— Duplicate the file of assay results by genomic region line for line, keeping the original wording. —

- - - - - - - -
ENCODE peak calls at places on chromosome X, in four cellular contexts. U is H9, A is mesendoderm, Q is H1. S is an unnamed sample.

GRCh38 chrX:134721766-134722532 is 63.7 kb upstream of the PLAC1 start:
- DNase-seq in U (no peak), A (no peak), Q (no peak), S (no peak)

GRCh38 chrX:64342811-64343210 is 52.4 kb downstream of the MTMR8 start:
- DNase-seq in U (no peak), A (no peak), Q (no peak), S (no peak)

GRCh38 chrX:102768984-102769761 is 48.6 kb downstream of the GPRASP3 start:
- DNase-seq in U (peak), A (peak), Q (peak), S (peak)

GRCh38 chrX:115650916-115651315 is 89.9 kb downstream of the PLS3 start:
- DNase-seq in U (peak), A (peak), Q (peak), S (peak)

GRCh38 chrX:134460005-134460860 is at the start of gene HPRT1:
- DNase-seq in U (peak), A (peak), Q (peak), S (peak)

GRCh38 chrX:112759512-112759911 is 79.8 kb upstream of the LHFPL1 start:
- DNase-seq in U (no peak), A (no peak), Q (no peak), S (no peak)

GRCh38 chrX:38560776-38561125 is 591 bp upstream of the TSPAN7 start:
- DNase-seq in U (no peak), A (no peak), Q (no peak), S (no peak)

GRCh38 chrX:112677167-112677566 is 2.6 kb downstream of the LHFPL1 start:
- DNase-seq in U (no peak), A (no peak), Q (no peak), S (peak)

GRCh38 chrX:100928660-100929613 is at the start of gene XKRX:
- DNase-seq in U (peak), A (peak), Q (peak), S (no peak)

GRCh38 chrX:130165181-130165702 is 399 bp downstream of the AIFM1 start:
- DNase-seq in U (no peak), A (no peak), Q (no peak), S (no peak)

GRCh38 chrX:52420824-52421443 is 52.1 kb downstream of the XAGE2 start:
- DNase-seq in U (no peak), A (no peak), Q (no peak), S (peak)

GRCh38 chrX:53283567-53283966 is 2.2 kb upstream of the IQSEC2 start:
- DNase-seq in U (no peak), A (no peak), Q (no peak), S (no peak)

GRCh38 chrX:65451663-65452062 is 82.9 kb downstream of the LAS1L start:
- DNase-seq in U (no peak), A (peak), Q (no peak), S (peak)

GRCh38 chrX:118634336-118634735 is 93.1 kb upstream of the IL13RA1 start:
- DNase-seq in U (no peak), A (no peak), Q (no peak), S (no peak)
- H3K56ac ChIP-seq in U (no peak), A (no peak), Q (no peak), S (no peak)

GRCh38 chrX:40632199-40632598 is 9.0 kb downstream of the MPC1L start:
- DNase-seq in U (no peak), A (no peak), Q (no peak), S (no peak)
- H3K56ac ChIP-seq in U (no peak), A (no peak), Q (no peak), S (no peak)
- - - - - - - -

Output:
ENCODE peak calls at places on chromosome X, in four cellular contexts. U is H9, A is mesendoderm, Q is H1. S is an unnamed sample.

GRCh38 chrX:134721766-134722532 is 63.7 kb upstream of the PLAC1 start:
- DNase-seq in U (no peak), A (no peak), Q (no peak), S (no peak)

GRCh38 chrX:64342811-64343210 is 52.4 kb downstream of the MTMR8 start:
- DNase-seq in U (no peak), A (no peak), Q (no peak), S (no peak)

GRCh38 chrX:102768984-102769761 is 48.6 kb downstream of the GPRASP3 start:
- DNase-seq in U (peak), A (peak), Q (peak), S (peak)

GRCh38 chrX:115650916-115651315 is 89.9 kb downstream of the PLS3 start:
- DNase-seq in U (peak), A (peak), Q (peak), S (peak)

GRCh38 chrX:134460005-134460860 is at the start of gene HPRT1:
- DNase-seq in U (peak), A (peak), Q (peak), S (peak)

GRCh38 chrX:112759512-112759911 is 79.8 kb upstream of the LHFPL1 start:
- DNase-seq in U (no peak), A (no peak), Q (no peak), S (no peak)

GRCh38 chrX:38560776-38561125 is 591 bp upstream of the TSPAN7 start:
- DNase-seq in U (no peak), A (no peak), Q (no peak), S (no peak)

GRCh38 chrX:112677167-112677566 is 2.6 kb downstream of the LHFPL1 start:
- DNase-seq in U (no peak), A (no peak), Q (no peak), S (peak)

GRCh38 chrX:100928660-100929613 is at the start of gene XKRX:
- DNase-seq in U (peak), A (peak), Q (peak), S (no peak)

GRCh38 chrX:130165181-130165702 is 399 bp downstream of the AIFM1 start:
- DNase-seq in U (no peak), A (no peak), Q (no peak), S (no peak)

GRCh38 chrX:52420824-52421443 is 52.1 kb downstream of the XAGE2 start:
- DNase-seq in U (no peak), A (no peak), Q (no peak), S (peak)

GRCh38 chrX:53283567-53283966 is 2.2 kb upstream of the IQSEC2 start:
- DNase-seq in U (no peak), A (no peak), Q (no peak), S (no peak)

GRCh38 chrX:65451663-65452062 is 82.9 kb downstream of the LAS1L start:
- DNase-seq in U (no peak), A (peak), Q (no peak), S (peak)

GRCh38 chrX:118634336-118634735 is 93.1 kb upstream of the IL13RA1 start:
- DNase-seq in U (no peak), A (no peak), Q (no peak), S (no peak)
- H3K56ac ChIP-seq in U (no peak), A (no peak), Q (no peak), S (no peak)

GRCh38 chrX:40632199-40632598 is 9.0 kb downstream of the MPC1L start:
- DNase-seq in U (no peak), A (no peak), Q (no peak), S (no peak)
- H3K56ac ChIP-seq in U (no peak), A (no peak), Q (no peak), S (no peak)